from The Century Dictionary.
- As deep as from the breast to the feet; as high as the breast.
from the GNU version of the Collaborative International Dictionary of English.
- adjective Deep as from the breast to the feet; as high as the breast.
from WordNet 3.0 Copyright 2006 by Princeton University. All rights reserved.
- adverb up to the breast
Sorry, no etymologies found.
They waded breast-deep in the water, emerging, coming shoreward, a woman, with her hair coiled about her head, and in pursuit of her a man, graceful figures of black and silver, with a bright green surge flowing off from them, a pattering of flashing wavelets about them.
Two hours of such a task enabled me to drag my caravan over a savannah one mile and a half broad; and barely had I finished congratulating myself over my success before I was halted by a deep ditch, which, filled with rain-water from the inundated savannahs, had become a considerable stream, breast-deep, flowing swiftly into the Makata.
The man who preceded me was only thigh-deep, but the disturbance caused by his feet made it breast-deep for me.
On Nunnwood - the sole remnant of antique British forest in a region whose lowlands were once all sylvan chase, as its highlands were breast-deep heather - slept the shadow of a cloud; the distant hills were dappled, the horizon was shaded and tinted like mother-of-pearl; silvery blues, soft purples, evanescent greens and rose-shades, all melting into fleeces of white cloud, pure as azury snow, allured the eye as with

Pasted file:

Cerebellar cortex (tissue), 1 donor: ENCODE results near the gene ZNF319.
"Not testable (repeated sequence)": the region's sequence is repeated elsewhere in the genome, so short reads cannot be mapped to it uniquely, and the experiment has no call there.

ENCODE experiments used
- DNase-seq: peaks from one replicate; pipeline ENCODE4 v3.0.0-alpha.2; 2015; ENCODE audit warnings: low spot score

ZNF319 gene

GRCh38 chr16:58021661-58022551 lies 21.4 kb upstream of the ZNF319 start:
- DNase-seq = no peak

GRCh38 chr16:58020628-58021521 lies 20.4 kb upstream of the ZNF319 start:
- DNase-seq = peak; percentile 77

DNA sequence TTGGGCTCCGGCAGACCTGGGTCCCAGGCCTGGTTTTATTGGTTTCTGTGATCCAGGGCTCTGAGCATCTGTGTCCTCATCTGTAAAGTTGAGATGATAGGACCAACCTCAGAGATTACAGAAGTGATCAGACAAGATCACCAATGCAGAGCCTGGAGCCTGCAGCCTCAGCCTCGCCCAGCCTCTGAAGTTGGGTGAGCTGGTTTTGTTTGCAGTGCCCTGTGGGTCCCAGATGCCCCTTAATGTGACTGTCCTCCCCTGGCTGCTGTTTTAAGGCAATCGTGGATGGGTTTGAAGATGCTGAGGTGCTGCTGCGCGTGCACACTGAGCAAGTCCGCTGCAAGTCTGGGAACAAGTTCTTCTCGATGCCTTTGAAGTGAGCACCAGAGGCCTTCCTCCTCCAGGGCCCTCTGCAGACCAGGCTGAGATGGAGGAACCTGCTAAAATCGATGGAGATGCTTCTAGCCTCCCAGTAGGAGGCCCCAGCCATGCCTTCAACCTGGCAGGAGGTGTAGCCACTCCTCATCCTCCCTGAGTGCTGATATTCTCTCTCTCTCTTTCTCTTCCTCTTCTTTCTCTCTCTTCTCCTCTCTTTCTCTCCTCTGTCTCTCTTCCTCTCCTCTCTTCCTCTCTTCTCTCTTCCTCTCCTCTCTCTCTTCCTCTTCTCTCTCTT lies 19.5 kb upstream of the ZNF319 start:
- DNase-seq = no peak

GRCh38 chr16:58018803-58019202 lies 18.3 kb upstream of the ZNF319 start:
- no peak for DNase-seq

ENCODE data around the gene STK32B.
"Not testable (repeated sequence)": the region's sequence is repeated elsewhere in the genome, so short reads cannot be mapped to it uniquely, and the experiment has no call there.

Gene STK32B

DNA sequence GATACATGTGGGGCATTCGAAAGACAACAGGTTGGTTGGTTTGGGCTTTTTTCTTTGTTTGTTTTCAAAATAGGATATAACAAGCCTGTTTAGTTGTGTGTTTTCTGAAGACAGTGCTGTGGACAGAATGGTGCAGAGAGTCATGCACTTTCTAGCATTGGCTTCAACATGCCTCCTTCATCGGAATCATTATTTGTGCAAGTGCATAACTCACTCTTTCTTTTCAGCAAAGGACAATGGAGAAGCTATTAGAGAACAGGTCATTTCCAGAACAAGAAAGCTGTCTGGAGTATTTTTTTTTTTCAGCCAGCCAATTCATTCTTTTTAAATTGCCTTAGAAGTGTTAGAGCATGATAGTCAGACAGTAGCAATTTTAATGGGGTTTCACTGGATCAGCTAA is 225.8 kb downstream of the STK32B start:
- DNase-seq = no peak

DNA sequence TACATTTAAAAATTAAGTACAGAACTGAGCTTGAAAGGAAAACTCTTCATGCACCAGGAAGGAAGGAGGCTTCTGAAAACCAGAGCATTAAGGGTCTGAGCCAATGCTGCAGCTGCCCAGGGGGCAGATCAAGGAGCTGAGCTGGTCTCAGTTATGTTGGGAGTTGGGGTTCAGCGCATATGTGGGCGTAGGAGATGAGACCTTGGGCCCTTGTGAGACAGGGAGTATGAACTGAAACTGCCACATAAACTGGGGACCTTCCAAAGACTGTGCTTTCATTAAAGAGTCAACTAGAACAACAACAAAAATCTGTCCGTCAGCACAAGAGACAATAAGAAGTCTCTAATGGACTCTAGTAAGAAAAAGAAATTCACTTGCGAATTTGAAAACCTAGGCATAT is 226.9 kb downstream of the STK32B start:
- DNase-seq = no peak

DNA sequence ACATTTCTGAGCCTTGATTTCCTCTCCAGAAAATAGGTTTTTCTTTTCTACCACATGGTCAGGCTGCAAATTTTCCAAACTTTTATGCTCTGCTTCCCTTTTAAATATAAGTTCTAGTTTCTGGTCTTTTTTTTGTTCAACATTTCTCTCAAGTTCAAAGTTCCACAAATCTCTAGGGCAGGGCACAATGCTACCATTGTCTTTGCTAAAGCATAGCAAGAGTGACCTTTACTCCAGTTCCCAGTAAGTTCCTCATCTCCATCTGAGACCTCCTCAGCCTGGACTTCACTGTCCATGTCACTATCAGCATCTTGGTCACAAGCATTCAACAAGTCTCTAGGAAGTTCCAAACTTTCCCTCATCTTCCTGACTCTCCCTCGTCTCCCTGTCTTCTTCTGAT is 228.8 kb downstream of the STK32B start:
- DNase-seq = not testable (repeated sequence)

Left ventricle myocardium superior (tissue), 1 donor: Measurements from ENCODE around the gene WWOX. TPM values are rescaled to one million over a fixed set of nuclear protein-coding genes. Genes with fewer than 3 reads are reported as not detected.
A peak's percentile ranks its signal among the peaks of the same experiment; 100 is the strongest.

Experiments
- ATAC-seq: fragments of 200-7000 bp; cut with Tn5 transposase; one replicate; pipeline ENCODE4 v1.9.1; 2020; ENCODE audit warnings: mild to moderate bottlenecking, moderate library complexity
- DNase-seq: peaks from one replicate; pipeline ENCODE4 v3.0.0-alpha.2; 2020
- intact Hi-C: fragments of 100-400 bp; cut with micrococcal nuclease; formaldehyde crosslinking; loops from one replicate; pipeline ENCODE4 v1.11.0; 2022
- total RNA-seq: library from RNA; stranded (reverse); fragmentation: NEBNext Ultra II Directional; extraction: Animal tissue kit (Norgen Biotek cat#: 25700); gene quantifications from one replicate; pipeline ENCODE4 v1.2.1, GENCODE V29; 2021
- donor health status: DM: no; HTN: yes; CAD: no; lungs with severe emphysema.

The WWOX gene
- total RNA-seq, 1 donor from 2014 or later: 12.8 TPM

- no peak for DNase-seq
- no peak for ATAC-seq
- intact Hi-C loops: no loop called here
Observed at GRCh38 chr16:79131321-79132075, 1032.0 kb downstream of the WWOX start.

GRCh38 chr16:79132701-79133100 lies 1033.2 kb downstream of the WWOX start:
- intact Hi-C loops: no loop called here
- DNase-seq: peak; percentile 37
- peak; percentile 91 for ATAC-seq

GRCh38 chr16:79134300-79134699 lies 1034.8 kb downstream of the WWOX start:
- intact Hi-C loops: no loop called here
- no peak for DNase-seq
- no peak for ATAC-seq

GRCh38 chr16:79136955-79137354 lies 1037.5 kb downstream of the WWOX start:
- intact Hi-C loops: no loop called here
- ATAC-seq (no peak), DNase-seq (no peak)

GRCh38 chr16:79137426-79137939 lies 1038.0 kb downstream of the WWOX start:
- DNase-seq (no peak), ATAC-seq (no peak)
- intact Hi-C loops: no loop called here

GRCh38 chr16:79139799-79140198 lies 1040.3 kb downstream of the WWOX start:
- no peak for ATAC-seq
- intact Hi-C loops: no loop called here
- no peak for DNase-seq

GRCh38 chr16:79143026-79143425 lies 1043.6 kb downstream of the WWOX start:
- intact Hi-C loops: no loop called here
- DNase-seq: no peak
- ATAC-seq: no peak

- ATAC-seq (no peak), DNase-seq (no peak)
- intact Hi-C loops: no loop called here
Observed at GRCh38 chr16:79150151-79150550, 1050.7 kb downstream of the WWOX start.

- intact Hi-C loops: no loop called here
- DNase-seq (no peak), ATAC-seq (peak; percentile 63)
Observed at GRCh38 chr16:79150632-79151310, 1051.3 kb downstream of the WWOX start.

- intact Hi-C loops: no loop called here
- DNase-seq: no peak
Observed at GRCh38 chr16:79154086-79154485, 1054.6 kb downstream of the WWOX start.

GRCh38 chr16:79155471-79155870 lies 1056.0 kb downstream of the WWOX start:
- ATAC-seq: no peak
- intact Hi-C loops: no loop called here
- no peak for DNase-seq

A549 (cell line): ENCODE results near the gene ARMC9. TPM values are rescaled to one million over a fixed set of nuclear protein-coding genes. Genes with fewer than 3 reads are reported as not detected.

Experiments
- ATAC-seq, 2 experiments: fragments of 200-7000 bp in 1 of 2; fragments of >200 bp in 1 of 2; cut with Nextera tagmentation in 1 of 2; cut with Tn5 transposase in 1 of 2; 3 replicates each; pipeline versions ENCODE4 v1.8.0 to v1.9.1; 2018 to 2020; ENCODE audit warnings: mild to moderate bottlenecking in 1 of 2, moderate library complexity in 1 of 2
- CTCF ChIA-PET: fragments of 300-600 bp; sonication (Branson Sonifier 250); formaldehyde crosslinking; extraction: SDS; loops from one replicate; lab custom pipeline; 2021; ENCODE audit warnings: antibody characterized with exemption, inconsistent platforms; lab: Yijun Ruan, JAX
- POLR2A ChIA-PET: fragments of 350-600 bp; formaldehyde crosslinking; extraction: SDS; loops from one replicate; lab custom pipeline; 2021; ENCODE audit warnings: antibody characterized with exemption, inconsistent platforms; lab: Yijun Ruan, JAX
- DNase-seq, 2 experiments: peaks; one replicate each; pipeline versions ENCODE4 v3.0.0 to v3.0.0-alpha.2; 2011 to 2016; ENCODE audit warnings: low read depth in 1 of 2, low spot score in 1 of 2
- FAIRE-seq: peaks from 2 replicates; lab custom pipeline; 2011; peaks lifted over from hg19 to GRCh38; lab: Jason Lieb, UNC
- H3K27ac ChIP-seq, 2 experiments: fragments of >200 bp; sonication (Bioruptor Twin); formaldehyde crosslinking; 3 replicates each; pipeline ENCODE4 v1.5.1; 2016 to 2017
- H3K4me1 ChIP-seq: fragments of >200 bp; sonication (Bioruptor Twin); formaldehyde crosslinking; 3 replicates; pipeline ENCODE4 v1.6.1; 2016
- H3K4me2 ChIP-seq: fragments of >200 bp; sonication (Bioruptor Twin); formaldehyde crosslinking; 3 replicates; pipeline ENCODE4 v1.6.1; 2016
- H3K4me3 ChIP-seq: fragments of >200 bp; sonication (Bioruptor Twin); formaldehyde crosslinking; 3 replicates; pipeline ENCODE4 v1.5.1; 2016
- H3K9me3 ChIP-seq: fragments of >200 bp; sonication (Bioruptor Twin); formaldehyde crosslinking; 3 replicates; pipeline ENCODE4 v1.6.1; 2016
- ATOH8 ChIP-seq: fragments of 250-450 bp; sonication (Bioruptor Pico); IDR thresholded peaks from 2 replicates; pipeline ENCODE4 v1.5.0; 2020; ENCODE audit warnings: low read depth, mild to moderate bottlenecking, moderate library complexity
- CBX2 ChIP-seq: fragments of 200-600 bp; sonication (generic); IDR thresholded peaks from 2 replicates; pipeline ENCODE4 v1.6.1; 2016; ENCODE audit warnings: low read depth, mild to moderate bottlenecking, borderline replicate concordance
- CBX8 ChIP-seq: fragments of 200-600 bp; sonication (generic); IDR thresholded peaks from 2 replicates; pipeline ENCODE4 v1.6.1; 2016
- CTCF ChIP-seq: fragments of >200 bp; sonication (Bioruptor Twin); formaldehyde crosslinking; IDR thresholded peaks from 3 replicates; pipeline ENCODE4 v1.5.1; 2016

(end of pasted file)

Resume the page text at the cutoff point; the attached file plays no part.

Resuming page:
Her bowsprit dove under, burying Jim almost breast-deep, spoiling his aim.
A stately sweep of dark deep water, with a high-wooded bank of rock on the farther side, and ample wading ground on your own, with pleasantly shingled bottom perhaps, and a current where you may work breast-deep in safety.
On the last day of April we crossed the Rapidan, fording its breast-deep current, considered too strong for the pontoons, and wondering, especially as the cannonading of the evening previous indicated resistance ahead, that our advance was not at this point impeded.
In other directions there was a solid bottom, but inconveniently covered by three or four feet of water, through which the troops waded breast-deep, holding their muskets high in the air, unable to reload them when once discharged, and liable to be picked off by rebel scouts, who ingeniously posted themselves in the tops of palm-trees.
In vain they endeavoured, with the assistance of the Esquimaux, to get her off: eight of them waded into the water breast-deep and toiled for upwards of an hour, but could not move her; meanwhile the vessel went away, and they were left alone with the natives.
The snow fell breast-deep, and was followed by a pelting rain which killed his mules by scores.